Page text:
Not only that, but fate (or Providence) appears to be playing an ironic game with me. At the very moment when these major changes are taking place in my thinking, and just when I could really do with some intellectual ‘down time’ to take stock and reflect, I’ve finally begun to achieve some success in my academic work on gender equality: winning a major research grant, being invited on to working groups, getting asked to take part in panel discussions with politicians and business leaders. I’ve even got involved in a couple of online spats with men’s rights activists (it’s not that I don’t agree that the wilder fringes of feminism need critiquing, but I tend to see the men’s rights movement, with its me-too victimology, as part of the problem, not the solution).
All of which is forcing me to do some difficult intellectual work, to clarify for myself what I now think about these issues. Specifically, I keep asking myself: what new grounds can I find for my continuing belief in gender equality, and to what extent might that new framework change the nature of my commitment?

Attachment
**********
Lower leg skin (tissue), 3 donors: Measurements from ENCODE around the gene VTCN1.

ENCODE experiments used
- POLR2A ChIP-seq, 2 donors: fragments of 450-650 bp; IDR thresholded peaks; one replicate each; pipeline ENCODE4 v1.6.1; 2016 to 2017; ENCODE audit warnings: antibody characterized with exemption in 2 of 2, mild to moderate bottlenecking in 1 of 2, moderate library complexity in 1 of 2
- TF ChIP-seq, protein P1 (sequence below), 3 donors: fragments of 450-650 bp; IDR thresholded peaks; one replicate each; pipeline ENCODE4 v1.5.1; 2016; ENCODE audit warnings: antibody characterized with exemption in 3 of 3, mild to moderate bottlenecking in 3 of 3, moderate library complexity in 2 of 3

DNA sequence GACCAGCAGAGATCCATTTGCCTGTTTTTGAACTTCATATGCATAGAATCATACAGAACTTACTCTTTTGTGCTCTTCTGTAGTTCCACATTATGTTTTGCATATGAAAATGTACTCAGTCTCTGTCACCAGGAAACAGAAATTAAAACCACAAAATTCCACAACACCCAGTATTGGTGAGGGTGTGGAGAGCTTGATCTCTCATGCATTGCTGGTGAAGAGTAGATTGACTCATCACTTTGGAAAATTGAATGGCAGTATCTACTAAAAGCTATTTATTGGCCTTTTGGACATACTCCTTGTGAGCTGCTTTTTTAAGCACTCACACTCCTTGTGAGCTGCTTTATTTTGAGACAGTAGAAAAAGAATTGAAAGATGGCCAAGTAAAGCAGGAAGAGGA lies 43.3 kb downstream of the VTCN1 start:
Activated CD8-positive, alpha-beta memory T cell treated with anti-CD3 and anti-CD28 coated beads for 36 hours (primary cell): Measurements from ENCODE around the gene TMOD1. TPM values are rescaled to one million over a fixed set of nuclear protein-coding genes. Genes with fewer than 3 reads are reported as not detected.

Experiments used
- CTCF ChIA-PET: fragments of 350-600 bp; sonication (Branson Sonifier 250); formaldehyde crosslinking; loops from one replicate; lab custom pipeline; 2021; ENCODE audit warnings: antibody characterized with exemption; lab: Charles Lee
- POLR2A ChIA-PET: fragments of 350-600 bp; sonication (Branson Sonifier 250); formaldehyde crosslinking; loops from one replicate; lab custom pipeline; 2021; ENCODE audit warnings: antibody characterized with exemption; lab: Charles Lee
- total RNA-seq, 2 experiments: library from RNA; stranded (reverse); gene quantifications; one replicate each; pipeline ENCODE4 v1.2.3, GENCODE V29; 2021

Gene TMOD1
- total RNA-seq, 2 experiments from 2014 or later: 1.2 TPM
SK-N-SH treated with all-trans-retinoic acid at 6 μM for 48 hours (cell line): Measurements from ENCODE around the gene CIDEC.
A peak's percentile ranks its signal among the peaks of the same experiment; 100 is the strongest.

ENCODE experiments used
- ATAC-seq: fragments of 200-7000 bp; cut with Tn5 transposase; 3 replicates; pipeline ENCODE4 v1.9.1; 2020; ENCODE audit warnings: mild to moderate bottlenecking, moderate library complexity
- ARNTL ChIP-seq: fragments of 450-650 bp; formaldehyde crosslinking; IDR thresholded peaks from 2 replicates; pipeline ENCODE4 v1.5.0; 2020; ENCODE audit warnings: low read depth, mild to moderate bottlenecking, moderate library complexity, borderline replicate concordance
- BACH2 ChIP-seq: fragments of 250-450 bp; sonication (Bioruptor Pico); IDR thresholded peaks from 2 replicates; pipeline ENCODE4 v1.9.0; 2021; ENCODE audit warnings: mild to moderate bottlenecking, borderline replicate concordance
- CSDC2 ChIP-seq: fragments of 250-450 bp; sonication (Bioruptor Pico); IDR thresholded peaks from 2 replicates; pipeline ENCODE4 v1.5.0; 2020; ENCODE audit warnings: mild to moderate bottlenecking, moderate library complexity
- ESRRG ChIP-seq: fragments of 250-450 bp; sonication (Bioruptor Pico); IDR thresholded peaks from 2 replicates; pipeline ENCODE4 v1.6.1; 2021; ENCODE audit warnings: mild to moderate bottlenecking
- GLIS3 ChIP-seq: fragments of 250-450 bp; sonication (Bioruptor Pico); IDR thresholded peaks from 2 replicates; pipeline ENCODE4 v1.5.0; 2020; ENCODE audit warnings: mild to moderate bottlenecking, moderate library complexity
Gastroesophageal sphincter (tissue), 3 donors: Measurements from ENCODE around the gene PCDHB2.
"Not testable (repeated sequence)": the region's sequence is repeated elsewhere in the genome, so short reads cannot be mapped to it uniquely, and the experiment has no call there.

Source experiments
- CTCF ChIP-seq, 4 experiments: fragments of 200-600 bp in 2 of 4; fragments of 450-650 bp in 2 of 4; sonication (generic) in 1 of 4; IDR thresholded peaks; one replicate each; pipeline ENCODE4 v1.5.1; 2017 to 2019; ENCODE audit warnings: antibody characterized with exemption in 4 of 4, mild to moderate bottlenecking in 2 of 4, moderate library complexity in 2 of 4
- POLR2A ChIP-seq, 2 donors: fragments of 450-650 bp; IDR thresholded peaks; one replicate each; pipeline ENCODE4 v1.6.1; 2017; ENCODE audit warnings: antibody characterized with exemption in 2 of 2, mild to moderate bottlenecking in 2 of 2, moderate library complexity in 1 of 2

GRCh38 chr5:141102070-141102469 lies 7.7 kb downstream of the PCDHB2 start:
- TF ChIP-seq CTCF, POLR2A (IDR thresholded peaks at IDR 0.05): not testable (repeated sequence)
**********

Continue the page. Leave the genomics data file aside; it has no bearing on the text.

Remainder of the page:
These questions came into sharp focus for me recently when I attended a couple of conferences on men and masculinities in the United States. This is not the place for a general description or evaluation of those events, but I want to share a number of ‘moments’ when a sense of profound alienation from the general consensus among those attending really struck me.
The big cheer for Planned Parenthood
One of the speakers at the opening night gala of the first conference was a local councillor, bringing greetings on behalf of the Democratic mayor of the city. He was keen to burnish his own pro-feminist credentials, and as an additional claim, to enlist his wife’s accomplishments – among which were many years working for Planned Parenthood. This was met with enthusiastic whooping and clapping from some parts of the audience, in response to which the councilman smiled and said, ‘Yes, that always gets a big cheer’.
Well, I wasn’t among those cheering. Planned Parenthood is ostensibly, of course, one of the major providers of family planning advice in the US, but it’s also responsible for around 300,000 abortions per year. Not only that, but its much-lauded founder, Margaret Sanger, was a notorious eugenicist and racist (and poor African-Americans still account for a disproportionate number of US abortions). This is not the place to debate the legality or otherwise of abortion, but whichever side of the divide one is on, surely the termination of so many potential lives should be a cause for regret rather than something to cheer about?